Completing
the Square:
Solving Quadratic Equations (page
1 of 2)

Some quadratics are fairly
simple to solve because they are of the form "something-with-x squared equals some number", and then you take the square root of
both sides.

An example would be:

(x – 4)^{2} = 5 x – 4 = ± sqrt(5) x = 4 ± sqrt(5) x = 4 – sqrt(5)
and x = 4 + sqrt(5)

Unfortunately, most quadratics
don't come neatly squared like this. For your average everyday quadratic,
you first have to use the technique of "completing the square"
to rearrange the quadratic into the neat "(squared part) equals (a
number)" format demonstrated above. For example:

Find the x-intercepts
of y = 4x^{2} – 2x – 5.

First off, remember that
finding the x-intercepts means setting y equal to zero and solving for the x-values,
so this question is really asking you to "Solve 4x^{2} – 2x – 5 = 0".

This
is the original problem.

4x^{2} – 2x – 5 = 0

Move
the loose number over to the other side.

4x^{2} – 2x = 5

Divide
through by whatever is multiplied on the squared term.

Take half of
the coefficient (don't forget the sign!) of the x-term,
and square it. Add this square to both sides of the equation.

Convert the left-hand
side to squared form, and simplify the right-hand side. (This
is where you use that sign that you kept track of earlier. You
plug it into the middle of the parenthetical part.)

Square-root
both sides, remembering the "±" on the right-hand side. Simplify as necessary.

Solve
for "x =".

Remember
that the "±" means that you have two values for x.

The answer can also be
written in rounded form as

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You will need rounded form
for "real life" answers to word problems, and for graphing.
But (warning!) in most other cases, you should assume that the answer
should be in "exact" form, complete with all the square roots.

When you complete the square,
make sure that you are careful with the sign on the x-term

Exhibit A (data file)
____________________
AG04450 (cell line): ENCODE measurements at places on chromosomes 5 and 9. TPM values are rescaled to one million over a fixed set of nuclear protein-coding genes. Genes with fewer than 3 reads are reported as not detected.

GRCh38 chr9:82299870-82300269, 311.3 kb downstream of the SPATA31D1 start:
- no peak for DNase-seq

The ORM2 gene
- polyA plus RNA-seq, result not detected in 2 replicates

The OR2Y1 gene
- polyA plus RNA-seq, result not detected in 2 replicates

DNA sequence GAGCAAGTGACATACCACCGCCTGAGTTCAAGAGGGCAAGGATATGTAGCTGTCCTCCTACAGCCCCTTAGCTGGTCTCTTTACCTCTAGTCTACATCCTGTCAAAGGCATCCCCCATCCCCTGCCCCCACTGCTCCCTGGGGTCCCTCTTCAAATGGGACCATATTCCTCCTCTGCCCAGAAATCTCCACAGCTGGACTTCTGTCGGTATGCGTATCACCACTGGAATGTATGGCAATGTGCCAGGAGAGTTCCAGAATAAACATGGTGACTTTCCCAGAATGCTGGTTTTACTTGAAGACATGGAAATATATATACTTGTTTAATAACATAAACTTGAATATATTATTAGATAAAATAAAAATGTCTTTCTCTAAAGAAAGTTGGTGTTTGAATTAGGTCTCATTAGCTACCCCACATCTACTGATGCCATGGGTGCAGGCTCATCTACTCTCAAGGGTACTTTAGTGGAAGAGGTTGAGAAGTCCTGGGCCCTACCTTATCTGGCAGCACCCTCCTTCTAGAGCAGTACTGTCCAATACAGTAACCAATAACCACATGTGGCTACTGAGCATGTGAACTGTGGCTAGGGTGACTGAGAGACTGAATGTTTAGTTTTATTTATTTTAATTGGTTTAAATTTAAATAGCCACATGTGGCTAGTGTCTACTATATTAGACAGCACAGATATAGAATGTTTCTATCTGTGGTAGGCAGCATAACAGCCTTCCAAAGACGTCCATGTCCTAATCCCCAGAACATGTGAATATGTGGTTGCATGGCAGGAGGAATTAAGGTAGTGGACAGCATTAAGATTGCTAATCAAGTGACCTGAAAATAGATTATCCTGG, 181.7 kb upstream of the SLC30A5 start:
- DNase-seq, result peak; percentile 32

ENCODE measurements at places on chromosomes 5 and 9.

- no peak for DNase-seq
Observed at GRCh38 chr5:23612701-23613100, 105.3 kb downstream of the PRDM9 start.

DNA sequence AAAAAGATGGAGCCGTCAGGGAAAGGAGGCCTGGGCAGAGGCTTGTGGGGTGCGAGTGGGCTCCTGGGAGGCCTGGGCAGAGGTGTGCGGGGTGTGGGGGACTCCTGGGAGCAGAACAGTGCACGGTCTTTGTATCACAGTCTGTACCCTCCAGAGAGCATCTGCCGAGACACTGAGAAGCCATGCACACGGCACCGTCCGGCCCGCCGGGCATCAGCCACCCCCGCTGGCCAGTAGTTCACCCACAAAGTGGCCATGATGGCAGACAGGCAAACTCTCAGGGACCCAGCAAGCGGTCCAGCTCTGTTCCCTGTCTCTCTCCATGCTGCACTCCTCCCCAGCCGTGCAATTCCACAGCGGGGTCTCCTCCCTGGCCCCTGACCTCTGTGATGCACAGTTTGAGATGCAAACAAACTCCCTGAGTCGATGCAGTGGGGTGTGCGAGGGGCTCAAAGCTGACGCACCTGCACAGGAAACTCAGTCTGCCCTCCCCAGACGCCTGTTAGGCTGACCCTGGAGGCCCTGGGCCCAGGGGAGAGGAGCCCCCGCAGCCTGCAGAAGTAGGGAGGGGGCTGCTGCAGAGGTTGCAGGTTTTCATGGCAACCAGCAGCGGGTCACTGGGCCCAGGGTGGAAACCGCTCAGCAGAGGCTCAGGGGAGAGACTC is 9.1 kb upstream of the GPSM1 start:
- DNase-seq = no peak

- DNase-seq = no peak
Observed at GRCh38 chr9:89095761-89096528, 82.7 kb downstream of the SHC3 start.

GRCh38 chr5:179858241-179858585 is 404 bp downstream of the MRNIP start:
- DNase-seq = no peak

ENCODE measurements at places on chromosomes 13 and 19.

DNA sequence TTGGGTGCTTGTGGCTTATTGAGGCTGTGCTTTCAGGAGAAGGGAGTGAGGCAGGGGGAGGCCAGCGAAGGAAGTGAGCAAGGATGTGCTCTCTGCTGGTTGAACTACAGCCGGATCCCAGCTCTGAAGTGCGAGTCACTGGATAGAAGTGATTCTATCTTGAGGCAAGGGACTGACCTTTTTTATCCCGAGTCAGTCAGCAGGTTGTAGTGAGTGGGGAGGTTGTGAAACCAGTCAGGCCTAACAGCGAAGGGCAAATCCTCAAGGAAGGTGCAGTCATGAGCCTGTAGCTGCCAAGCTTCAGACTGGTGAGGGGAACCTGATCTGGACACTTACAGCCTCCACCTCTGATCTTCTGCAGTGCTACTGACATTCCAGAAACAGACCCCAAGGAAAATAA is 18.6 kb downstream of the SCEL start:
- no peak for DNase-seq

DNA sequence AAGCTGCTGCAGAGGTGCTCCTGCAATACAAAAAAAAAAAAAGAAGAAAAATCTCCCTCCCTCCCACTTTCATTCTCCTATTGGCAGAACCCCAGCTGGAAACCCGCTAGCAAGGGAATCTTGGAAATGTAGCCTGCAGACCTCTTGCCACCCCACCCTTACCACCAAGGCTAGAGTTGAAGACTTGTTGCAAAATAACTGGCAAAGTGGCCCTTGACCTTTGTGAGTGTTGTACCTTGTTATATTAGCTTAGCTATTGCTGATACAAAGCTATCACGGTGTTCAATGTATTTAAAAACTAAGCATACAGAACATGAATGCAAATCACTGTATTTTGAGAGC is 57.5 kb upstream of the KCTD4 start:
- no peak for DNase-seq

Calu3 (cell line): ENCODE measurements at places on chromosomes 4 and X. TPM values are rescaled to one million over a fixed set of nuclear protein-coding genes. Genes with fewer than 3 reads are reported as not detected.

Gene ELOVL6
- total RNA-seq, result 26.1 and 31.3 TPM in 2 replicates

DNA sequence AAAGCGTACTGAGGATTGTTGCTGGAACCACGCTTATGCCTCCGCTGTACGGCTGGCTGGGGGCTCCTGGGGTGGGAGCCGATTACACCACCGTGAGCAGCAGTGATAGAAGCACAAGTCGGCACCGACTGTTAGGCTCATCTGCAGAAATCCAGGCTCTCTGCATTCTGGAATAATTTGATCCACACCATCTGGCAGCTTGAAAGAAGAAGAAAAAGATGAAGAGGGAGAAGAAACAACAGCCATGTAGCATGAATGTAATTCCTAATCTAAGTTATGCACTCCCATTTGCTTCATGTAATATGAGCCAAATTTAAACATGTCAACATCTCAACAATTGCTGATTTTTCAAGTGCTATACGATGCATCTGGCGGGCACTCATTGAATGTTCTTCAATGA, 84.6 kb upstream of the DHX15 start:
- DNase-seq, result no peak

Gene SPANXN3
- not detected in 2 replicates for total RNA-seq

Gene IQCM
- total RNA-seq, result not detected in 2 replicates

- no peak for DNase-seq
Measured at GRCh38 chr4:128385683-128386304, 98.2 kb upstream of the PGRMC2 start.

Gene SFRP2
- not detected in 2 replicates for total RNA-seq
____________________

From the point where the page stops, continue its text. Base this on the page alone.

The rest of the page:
when you multiply by one-half. If you lose that sign, you can get the
wrong answer in the end, because you'll forget what goes inside the parentheses.
Also, don't be sloppy and wait to do the plus/minus sign until the very
end. On your tests, you won't have the answers in the back, and you will
likely forget to put the plus/minus into the answer. Besides, there's
no reason to go ticking off your instructor by doing something wrong when
it's so simple to do it right. On the same note, make sure you draw in
the square root sign, as necessary, when you square root both sides. Don't
wait until the answer in the back of the book "reminds" you
that you "meant" to put the square root symbol in there. If
you get in the habit of being sloppy, you'll only hurt yourself!

Solve x^{2} + 6x – 7 = 0 by completing
the square.

Take
half of the x-term
(that is, divide it by two) (and don't forget the sign!), and
square it. Add this square to both sides of the equation.

Convert
the left-hand side to squared form. Simplify the right-hand
side.

(x + 3)^{2} = 16

Square-root
both sides. Remember to do "±" on the right-hand side.

x + 3 = ± 4

Solve
for "x =". Remember that the "±" gives you two solutions. Simplify as necessary.

x = – 3 ± 4
= – 3 – 4,
–3 + 4
= –7, +1

If you are not consistent
with remembering to put your plus/minus in as soon as you square-root
both sides, then this is an example of the type of exercise where you'll
get yourself in trouble. You'll write your answer as "x = –3 + 4 = 1",
and have no idea how they got "x = –7", because
you won't have a square root symbol "reminding" you that you
"meant" to put the plus/minus in. That is, if you're sloppy,
these easier problems will embarrass you!

Stapel, Elizabeth.
"Completing the Square: Solving Quadratic Equations." Purplemath. Available from http://www.purplemath.com/modules/sqrquad.htm.
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